There are no creatures you cannot love.
A frog calling at God
From the moon-filled ditch
As you stand on the country road in the June night.
The sound is enough to make the stars weep
In the morning the landscape green
Is lifted off the ground by the scent of grass.
The day is carried across its hours
Without any effort by the shining insects
That are living their secret lives.
The space between the prairie horizons
Makes us ache with its beauty.
Cottonwood leaves click in an ancient tongue
To the farthest cold dark in the universe.
The cottonwood also talks to you
Of breeze and speckled sunlight.
You are at home in these
great empty places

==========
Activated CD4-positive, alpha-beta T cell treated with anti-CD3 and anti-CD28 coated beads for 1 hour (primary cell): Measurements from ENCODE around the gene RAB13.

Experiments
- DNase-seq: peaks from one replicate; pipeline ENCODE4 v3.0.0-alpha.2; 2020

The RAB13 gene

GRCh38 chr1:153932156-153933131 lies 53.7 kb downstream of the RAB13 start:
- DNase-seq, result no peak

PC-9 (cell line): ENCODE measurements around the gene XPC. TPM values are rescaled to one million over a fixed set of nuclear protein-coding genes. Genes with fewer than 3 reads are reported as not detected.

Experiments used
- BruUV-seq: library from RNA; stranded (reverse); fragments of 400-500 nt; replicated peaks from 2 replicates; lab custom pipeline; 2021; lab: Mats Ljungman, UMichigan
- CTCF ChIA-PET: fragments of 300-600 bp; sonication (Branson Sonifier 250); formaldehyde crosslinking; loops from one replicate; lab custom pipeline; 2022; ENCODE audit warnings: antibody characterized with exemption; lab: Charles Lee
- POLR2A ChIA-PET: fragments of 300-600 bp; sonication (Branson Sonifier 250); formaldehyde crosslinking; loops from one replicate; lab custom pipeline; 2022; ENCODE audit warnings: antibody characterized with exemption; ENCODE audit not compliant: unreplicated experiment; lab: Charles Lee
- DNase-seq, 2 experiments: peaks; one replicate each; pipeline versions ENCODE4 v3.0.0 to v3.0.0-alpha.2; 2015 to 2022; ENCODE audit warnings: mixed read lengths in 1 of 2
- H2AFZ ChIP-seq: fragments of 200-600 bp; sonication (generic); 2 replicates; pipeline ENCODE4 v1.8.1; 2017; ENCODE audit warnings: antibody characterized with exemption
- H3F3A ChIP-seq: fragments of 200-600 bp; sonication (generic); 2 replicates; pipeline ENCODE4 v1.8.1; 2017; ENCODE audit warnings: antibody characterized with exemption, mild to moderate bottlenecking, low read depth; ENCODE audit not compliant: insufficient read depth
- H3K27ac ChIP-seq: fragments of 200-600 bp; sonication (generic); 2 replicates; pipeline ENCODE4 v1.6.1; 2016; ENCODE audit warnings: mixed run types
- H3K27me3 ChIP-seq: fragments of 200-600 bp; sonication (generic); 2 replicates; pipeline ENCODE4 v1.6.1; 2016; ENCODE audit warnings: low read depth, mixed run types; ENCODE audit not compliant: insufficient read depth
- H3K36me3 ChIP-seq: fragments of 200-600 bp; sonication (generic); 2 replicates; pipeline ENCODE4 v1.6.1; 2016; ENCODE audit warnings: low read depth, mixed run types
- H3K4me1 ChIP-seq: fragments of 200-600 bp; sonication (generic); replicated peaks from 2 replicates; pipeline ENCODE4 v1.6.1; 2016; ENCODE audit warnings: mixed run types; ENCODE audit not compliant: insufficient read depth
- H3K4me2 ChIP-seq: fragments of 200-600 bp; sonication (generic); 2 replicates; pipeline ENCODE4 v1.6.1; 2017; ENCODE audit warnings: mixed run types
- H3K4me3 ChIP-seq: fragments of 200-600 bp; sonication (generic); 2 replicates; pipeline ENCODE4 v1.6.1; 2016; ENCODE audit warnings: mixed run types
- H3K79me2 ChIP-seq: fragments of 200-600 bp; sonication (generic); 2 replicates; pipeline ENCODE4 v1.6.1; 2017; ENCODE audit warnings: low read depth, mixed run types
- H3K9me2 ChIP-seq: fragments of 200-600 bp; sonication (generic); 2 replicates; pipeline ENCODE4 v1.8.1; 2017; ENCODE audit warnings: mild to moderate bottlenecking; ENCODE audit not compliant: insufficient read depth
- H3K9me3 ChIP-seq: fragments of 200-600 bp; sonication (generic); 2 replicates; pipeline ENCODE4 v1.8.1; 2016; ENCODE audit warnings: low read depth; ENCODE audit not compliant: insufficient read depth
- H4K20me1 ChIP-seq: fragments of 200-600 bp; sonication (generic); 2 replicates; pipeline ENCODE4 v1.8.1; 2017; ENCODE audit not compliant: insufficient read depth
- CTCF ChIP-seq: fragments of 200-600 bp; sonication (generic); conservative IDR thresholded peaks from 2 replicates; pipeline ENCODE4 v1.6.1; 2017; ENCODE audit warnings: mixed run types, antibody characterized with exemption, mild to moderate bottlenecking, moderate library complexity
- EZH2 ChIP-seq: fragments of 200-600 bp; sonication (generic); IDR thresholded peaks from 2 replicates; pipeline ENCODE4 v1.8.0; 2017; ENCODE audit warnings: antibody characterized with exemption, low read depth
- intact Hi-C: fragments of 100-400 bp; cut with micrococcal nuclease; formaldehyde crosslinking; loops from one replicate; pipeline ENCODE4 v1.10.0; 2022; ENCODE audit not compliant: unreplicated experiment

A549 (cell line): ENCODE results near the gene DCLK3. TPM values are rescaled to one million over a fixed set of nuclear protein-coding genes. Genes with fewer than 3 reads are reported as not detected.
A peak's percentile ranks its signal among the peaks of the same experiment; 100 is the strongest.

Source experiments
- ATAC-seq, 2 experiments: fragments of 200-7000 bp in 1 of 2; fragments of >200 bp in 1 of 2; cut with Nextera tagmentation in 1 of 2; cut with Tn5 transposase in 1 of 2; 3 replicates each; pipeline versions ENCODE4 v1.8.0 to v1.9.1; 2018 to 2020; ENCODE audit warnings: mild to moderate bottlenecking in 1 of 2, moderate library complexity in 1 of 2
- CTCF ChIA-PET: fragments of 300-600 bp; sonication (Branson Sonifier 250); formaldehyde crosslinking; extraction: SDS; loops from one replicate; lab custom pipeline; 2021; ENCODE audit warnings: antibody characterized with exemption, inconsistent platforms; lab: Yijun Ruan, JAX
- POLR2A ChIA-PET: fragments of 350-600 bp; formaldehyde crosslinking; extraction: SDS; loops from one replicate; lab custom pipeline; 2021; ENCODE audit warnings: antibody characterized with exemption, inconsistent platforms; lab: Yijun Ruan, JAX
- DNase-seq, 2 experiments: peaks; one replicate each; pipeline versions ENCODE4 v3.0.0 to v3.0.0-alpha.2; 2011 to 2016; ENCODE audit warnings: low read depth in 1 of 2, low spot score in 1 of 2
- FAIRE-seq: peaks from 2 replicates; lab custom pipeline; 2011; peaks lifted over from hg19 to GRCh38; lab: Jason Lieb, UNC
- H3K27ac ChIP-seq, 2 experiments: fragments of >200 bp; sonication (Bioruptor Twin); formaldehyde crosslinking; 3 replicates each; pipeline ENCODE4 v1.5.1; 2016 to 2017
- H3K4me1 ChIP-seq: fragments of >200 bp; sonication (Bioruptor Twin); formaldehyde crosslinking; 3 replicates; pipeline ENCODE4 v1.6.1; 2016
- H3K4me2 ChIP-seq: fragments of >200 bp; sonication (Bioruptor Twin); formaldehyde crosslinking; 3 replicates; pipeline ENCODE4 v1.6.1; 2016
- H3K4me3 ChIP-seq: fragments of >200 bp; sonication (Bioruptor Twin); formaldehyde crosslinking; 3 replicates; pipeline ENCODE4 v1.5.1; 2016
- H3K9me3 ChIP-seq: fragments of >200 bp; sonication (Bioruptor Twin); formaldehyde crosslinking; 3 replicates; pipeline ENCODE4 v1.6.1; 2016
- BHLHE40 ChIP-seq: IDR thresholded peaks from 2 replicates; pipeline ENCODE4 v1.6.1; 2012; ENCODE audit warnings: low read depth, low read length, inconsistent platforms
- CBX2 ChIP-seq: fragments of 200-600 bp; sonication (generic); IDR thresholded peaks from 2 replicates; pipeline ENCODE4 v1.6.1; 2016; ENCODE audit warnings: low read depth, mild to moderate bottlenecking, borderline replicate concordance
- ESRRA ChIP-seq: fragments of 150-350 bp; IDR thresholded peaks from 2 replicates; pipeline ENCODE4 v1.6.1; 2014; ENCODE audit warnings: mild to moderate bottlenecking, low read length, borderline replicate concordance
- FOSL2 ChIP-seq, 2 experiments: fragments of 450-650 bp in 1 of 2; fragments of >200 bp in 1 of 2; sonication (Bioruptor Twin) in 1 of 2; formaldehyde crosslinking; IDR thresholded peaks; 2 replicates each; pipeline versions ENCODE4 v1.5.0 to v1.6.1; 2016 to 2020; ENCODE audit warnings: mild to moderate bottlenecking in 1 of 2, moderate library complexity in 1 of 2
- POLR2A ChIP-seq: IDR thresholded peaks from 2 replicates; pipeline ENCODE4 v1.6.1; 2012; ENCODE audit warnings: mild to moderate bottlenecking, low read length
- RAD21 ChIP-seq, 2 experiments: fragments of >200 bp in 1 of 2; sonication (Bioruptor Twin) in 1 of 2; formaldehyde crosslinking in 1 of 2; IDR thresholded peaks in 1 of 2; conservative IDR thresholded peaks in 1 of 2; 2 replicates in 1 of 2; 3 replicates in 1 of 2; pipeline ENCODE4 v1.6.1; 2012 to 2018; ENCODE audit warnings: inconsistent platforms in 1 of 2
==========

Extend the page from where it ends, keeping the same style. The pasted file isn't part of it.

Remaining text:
along with red-wing blackbirds and sloughs.
You are comfortable in this spot
so full of grace and being
that it sparkles like jewels
spilled on water.
"From a Country Overlooked" by Tom Hennen. Text as published in Darkness Sticks to Everything: Collected & New Poems (Copper Canyon Press, 2013).
Art credit: "Tallgrass Cottonwood Sunset," photograph taken at Tallgrass Prairie National Preserve, Flint Hills, Kansas (USA) by Kevin Sink.
From the caption: "For me, the Cottonwoods have an existential quality. Standing alone on the prairie, they take the full brunt of wind, storms, and lightning. They face all these hardships and unpredictability alone, yet as a result become stronger for it, and then can offer shelter to other wildlife in their branches and shade. Sounds a bit like the human experience!"